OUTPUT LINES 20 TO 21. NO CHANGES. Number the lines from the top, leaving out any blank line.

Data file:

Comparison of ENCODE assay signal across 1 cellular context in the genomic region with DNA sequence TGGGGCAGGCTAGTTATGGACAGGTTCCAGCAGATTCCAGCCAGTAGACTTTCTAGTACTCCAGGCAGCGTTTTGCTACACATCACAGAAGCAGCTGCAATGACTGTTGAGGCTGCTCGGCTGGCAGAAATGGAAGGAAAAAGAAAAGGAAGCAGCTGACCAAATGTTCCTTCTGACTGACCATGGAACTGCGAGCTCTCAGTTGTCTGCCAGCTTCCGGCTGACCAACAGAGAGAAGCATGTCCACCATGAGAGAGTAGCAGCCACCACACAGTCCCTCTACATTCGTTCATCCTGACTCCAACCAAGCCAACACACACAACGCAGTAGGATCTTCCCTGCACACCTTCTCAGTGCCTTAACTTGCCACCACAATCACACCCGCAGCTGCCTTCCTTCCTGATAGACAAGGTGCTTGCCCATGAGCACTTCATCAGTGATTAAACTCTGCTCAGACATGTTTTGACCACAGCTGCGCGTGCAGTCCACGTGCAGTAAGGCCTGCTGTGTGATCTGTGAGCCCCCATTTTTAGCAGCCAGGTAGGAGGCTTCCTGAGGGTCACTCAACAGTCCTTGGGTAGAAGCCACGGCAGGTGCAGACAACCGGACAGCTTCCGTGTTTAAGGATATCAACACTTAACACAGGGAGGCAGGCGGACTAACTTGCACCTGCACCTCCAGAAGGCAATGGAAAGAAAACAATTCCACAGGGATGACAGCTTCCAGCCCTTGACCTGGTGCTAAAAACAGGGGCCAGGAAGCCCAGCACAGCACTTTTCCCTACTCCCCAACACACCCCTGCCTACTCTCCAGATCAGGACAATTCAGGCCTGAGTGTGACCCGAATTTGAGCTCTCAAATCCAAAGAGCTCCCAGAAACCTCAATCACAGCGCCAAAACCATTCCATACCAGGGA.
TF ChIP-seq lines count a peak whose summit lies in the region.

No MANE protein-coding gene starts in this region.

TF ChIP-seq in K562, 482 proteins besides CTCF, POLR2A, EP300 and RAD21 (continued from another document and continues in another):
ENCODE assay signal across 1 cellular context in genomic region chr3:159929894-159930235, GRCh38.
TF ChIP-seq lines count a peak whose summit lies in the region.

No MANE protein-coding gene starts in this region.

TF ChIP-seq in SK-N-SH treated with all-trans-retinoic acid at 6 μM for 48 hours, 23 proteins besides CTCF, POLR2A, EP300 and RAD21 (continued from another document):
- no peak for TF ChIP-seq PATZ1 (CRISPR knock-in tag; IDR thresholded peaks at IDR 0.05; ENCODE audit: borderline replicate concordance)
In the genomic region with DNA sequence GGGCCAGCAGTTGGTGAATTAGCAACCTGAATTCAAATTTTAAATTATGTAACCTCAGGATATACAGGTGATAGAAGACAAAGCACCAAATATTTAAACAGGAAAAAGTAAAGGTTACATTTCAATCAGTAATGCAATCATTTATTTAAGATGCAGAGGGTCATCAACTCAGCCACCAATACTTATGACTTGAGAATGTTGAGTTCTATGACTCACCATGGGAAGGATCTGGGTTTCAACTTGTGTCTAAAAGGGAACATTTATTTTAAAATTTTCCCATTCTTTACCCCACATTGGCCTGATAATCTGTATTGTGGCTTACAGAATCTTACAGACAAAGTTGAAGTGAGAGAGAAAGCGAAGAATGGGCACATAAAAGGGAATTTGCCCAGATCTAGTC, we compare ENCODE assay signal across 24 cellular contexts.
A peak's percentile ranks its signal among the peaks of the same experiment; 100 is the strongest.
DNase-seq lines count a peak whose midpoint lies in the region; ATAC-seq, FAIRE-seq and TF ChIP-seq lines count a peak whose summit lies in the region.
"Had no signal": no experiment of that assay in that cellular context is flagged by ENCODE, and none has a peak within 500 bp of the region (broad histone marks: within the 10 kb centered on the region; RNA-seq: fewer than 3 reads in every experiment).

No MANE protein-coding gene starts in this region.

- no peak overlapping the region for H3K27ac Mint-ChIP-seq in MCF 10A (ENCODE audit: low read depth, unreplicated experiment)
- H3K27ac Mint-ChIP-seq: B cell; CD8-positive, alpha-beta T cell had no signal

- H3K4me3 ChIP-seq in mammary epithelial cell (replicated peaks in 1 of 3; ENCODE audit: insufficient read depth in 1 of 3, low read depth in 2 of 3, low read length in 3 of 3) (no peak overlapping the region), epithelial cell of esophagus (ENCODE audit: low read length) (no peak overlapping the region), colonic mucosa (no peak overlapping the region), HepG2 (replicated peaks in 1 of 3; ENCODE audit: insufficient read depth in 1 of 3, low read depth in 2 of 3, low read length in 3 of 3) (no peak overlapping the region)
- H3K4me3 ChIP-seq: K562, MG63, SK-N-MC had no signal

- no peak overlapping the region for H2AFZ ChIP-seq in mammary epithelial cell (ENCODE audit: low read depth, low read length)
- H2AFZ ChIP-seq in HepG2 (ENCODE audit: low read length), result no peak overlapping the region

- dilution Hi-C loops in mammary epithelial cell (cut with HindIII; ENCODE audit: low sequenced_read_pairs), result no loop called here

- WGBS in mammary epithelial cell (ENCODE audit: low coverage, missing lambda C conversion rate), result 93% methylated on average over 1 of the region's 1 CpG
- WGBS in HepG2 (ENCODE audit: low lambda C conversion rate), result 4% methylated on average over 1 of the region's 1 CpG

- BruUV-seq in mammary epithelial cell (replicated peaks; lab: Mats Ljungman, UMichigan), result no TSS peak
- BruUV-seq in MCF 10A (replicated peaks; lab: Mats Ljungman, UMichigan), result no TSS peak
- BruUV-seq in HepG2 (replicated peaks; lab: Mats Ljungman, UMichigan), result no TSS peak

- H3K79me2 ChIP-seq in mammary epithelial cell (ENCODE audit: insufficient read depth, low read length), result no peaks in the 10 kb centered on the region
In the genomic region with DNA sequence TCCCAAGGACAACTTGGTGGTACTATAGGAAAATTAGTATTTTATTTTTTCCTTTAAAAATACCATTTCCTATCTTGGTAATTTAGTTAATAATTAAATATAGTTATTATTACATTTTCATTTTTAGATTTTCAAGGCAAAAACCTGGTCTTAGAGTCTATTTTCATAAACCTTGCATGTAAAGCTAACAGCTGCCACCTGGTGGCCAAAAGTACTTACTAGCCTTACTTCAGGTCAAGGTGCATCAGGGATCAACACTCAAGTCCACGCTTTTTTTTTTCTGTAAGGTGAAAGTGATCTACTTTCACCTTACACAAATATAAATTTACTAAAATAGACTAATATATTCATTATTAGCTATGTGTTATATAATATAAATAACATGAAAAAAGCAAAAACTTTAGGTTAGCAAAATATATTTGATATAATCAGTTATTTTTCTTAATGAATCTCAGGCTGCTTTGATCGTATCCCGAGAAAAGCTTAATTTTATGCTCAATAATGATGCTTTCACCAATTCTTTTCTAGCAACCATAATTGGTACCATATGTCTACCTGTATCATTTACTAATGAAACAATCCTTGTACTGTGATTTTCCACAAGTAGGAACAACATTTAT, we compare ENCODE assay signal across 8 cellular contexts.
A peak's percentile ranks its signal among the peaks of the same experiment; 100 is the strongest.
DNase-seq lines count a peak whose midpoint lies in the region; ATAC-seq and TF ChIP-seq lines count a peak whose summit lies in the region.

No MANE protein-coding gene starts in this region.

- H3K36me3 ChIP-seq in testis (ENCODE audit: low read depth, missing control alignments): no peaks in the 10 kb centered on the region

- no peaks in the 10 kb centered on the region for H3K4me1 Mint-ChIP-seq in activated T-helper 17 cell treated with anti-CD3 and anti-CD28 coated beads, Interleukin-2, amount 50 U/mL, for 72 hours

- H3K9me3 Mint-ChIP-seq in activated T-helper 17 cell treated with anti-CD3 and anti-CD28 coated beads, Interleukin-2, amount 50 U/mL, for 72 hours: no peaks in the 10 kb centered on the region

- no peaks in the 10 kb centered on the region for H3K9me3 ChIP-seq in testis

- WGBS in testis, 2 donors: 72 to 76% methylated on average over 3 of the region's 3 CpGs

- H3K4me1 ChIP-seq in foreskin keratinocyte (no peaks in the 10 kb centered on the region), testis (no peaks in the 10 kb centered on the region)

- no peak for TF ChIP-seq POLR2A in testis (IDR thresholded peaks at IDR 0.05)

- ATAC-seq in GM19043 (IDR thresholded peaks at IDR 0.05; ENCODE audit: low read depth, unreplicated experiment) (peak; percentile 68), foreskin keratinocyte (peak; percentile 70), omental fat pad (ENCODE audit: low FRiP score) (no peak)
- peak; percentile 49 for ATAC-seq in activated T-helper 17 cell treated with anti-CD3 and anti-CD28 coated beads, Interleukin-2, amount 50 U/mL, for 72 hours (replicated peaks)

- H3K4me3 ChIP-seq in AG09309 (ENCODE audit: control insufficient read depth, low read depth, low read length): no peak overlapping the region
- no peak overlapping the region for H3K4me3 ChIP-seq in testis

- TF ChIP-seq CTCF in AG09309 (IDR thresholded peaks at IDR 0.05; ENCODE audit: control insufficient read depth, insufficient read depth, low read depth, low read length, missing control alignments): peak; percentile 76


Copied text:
- H2AFZ ChIP-seq in HepG2 (ENCODE audit: low read length), result no peak overlapping the region

- dilution Hi-C loops in mammary epithelial cell (cut with HindIII; ENCODE audit: low sequenced_read_pairs), result no loop called here